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Gesyns: moated site 600m south east of Elms Farm

List Entry Summary

This monument is scheduled under the Ancient Monuments and Archaeological Areas Act 1979 as amended as it appears to the Secretary of State to be of national importance. This entry is a copy, the original is held by the Department for Culture, Media and Sport.

Name: Gesyns: moated site 600m south east of Elms Farm

List entry Number: 1017885

Location

The monument may lie within the boundary of more than one authority.

County: Cambridgeshire

District: East Cambridgeshire

District Type: District Authority

Parish: Ashley

National Park: Not applicable to this List entry.

Grade: Not applicable to this List entry.

Date first scheduled: 13-Oct-1980

Date of most recent amendment: 12-Mar-1998

Legacy System Information

The contents of this record have been generated from a legacy data system.

Legacy System: RSM

UID: 29710

Asset Groupings

This list entry does not comprise part of an Asset Grouping. Asset Groupings are not part of the official record but are added later for information.

List entry Description

Summary of Monument

Legacy Record - This information may be included in the List Entry Details.

Reasons for Designation

Around 6,000 moated sites are known in England. They consist of wide ditches, often or seasonally water-filled, partly or completely enclosing one or more islands of dry ground on which stood domestic or religious buildings. In some cases the islands were used for horticulture. The majority of moated sites served as prestigious aristocratic and seigneurial residences with the provision of a moat intended as a status symbol rather than a practical military defence. The peak period during which moated sites were built was between about 1250 and 1350 and by far the greatest concentration lies in central and eastern parts of England. However, moated sites were built throughout the medieval period, are widely scattered throughout England and exhibit a high level of diversity in their forms and sizes. They form a significant class of medieval monument and are important for the understanding of the distribution of wealth and status in the countryside. Many examples provide conditions favourable to the survival of organic remains.

Gesyns is a well preserved and largely undisturbed moated site of unusual form. The simple layout implies that it was constructed for a specific function. The exceptionally substantial ditch with its outer bank may indicate that the site originated early in the post-Conquest period. At this time there was a need both for defence and for strong visual statements of the intended permanence of the new Norman regime. Gesyns would seem to fulfill both requirements, particularly when considered with a second, similar site 500m to the south west.

The island will retain archaeological deposits relating to the dating, period of occupation and use of the site, such as building remains, yard surfaces, refuse pits and wells. The moat will contain environmental evidence to illustrate the nature of the landscape in which the monument was set.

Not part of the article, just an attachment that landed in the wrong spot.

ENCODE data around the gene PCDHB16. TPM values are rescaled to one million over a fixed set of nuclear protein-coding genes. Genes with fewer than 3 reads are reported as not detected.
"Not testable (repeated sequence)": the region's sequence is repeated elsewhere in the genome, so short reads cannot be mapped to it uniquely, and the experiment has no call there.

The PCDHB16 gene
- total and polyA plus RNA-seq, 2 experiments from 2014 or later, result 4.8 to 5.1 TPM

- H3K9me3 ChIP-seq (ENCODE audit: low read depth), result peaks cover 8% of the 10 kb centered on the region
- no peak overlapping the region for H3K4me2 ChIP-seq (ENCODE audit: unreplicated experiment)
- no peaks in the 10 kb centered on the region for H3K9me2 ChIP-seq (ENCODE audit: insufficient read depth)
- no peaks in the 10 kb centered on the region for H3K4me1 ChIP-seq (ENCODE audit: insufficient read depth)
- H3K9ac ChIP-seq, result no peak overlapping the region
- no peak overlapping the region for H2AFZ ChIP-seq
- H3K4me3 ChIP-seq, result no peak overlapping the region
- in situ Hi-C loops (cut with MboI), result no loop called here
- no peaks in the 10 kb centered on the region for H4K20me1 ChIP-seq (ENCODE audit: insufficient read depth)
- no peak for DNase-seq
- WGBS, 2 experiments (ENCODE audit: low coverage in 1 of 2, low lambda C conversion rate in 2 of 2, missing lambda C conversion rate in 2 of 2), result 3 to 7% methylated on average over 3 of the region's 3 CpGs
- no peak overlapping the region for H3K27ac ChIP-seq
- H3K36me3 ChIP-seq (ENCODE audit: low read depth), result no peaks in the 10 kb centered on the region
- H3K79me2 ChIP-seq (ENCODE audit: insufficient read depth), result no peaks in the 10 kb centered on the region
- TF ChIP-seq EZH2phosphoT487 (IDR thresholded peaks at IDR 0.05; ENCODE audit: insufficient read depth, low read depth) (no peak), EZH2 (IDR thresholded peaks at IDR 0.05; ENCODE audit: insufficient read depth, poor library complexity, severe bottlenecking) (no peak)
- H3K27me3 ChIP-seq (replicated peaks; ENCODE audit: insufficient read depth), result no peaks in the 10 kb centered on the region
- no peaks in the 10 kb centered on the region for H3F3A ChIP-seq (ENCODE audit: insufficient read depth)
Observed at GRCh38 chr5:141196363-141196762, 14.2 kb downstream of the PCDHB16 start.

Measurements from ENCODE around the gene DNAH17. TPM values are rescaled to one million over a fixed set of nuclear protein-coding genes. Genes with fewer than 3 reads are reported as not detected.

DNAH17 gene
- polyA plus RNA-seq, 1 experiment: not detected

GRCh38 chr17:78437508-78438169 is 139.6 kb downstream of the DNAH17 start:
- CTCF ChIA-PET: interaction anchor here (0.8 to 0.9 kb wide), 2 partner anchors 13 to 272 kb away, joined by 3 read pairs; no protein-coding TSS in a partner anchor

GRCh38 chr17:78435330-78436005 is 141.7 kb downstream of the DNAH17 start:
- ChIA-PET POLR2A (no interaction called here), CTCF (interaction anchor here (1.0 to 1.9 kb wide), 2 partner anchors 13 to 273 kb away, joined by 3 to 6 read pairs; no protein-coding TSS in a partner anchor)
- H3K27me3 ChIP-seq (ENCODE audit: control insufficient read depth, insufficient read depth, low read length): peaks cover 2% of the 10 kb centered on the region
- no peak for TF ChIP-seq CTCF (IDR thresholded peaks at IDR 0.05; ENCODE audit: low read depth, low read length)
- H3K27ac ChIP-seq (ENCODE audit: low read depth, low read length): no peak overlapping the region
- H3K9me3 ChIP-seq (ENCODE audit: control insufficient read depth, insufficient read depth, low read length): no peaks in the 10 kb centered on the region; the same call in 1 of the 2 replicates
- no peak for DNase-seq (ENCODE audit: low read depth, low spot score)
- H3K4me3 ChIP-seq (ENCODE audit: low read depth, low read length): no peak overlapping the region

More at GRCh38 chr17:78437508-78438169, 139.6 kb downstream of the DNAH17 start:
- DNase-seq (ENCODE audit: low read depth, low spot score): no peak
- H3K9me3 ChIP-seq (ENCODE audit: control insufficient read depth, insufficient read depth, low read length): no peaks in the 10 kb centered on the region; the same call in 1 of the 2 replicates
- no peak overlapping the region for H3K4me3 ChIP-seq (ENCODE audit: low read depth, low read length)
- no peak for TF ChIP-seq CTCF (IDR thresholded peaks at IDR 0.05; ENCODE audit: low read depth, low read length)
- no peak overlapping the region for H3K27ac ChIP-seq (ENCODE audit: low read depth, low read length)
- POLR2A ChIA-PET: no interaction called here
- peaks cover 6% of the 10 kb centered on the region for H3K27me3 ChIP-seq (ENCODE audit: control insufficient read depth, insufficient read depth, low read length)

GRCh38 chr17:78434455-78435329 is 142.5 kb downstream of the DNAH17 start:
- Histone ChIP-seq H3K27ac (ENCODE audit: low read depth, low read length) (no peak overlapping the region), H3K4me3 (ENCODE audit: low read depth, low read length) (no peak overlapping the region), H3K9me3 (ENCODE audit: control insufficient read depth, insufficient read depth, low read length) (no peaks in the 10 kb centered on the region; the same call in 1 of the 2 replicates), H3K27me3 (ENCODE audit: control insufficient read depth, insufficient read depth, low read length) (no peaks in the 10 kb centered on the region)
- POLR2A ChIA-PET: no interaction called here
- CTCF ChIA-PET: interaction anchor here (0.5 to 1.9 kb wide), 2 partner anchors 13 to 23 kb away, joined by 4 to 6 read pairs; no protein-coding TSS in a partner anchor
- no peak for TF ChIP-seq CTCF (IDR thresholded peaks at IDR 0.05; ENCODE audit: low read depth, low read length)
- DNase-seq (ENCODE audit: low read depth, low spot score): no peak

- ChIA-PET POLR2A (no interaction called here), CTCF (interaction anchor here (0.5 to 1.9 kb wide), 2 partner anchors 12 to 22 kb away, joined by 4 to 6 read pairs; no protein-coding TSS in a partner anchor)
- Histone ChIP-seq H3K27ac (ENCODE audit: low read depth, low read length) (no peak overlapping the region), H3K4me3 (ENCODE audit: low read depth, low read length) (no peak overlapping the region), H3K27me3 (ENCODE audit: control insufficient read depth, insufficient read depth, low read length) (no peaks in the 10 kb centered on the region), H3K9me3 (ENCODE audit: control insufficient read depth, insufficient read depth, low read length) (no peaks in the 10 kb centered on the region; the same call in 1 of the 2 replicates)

History

Legacy Record - This information may be included in the List Entry Details.

Details

The monument includes the medieval moated site known as Gesyns, situated in woodland some 600m south east of Elms Farm.

The island is roughly kidney shaped in plan, measuring about 70m long by 50m wide. No features can be traced on the island other than a slight linear depression running east to west across the interior, which was probably intended to separate former buildings from an area of garden or herbary. The eastern end of this depression corresponds with traces of a causeway across the moat. This is thought to be the original entrance way, that to the south east being a modern construction.

The moat itself is substantial, measuring some 16m wide and up to 3m deep. Only the straight, northern arm is damp and it is thought that the moat was never intended to retain water. A low bank 1.3m high and varying between 2m and 6m in width follows the outer edge of the moat on all sides except the north. To the east the bank dips, again at a point level with the causeway.

The moated site takes its name from the de Guisnes family who held the manor of Ashley between 1166 and 1303. By 1338 the manor was held by the Knights Hospitallers under Roger de Dalton, a formar Templar. However, in 1356 a Roger de Guisnes witnessed a local land grant, implying that the de Guisnes family was still active in the area at this time.

A second moated site known as Sylhall is situated about 500m to the south west of Gesyns. No physical or documentary evidence can be traced to suggest a connection between the two sites, which were formerly in separate parishes and apparently attached to different manors. The moated site in Sylhall Plantation is the subject of a separate scheduling.

MAP EXTRACT The site of the monument is shown on the attached map extract.

Selected Sources

Books and journals
Fischer, S R, The Ashley Manuscripts, (1986)
Philips, C W, The Victoria History of the County of Cambridgeshire, (1948), 261

National Grid Reference: TL 70605 61284

Map

Map
© Crown Copyright and database right 2017. All rights reserved. Ordnance Survey Licence number 100024900.
© British Crown and SeaZone Solutions Limited 2017. All rights reserved. Licence number 102006.006.
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The above map is for quick reference purposes only and may not be to scale. For a copy of the full scale map, please see the attached PDF - 1017885 .pdf

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This copy shows the entry on 19-Nov-2017 at 09:01:21.

End of official listing